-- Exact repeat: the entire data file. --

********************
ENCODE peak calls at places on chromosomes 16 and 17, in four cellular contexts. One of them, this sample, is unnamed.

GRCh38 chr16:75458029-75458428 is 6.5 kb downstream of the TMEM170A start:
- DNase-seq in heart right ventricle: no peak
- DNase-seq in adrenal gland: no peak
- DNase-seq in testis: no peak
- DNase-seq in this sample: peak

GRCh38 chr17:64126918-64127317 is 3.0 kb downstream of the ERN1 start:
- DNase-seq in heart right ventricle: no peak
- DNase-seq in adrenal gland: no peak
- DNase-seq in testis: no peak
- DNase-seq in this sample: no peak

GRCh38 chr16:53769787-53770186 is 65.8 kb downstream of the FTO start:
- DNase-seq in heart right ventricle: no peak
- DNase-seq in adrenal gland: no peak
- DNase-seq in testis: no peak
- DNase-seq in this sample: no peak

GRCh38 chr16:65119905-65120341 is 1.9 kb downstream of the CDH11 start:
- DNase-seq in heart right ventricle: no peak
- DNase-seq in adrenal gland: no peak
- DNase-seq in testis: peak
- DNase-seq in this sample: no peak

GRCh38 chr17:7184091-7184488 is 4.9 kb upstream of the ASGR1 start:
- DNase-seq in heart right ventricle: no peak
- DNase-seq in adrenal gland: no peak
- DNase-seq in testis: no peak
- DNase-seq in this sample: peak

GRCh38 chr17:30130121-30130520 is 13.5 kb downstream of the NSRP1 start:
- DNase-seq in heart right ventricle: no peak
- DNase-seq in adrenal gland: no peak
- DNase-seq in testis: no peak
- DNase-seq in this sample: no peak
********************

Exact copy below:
ENCODE peak calls at places on chromosomes 16 and 17, in four cellular contexts. One of them, this sample, is unnamed.

GRCh38 chr16:75458029-75458428 is 6.5 kb downstream of the TMEM170A start:
- DNase-seq in heart right ventricle: no peak
- DNase-seq in adrenal gland: no peak
- DNase-seq in testis: no peak
- DNase-seq in this sample: peak

GRCh38 chr17:64126918-64127317 is 3.0 kb downstream of the ERN1 start:
- DNase-seq in heart right ventricle: no peak
- DNase-seq in adrenal gland: no peak
- DNase-seq in testis: no peak
- DNase-seq in this sample: no peak

GRCh38 chr16:53769787-53770186 is 65.8 kb downstream of the FTO start:
- DNase-seq in heart right ventricle: no peak
- DNase-seq in adrenal gland: no peak
- DNase-seq in testis: no peak
- DNase-seq in this sample: no peak

GRCh38 chr16:65119905-65120341 is 1.9 kb downstream of the CDH11 start:
- DNase-seq in heart right ventricle: no peak
- DNase-seq in adrenal gland: no peak
- DNase-seq in testis: peak
- DNase-seq in this sample: no peak

GRCh38 chr17:7184091-7184488 is 4.9 kb upstream of the ASGR1 start:
- DNase-seq in heart right ventricle: no peak
- DNase-seq in adrenal gland: no peak
- DNase-seq in testis: no peak
- DNase-seq in this sample: peak

GRCh38 chr17:30130121-30130520 is 13.5 kb downstream of the NSRP1 start:
- DNase-seq in heart right ventricle: no peak
- DNase-seq in adrenal gland: no peak
- DNase-seq in testis: no peak
- DNase-seq in this sample: no peak